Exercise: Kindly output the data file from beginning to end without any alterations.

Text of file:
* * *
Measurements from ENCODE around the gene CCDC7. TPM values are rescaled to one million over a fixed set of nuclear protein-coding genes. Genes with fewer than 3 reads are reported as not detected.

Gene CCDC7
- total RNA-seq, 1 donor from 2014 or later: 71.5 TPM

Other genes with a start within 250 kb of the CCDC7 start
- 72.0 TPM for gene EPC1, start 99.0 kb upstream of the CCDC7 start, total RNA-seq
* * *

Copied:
Measurements from ENCODE around the gene CCDC7. TPM values are rescaled to one million over a fixed set of nuclear protein-coding genes. Genes with fewer than 3 reads are reported as not detected.

Gene CCDC7
- total RNA-seq, 1 donor from 2014 or later: 71.5 TPM

Other genes with a start within 250 kb of the CCDC7 start
- 72.0 TPM for gene EPC1, start 99.0 kb upstream of the CCDC7 start, total RNA-seq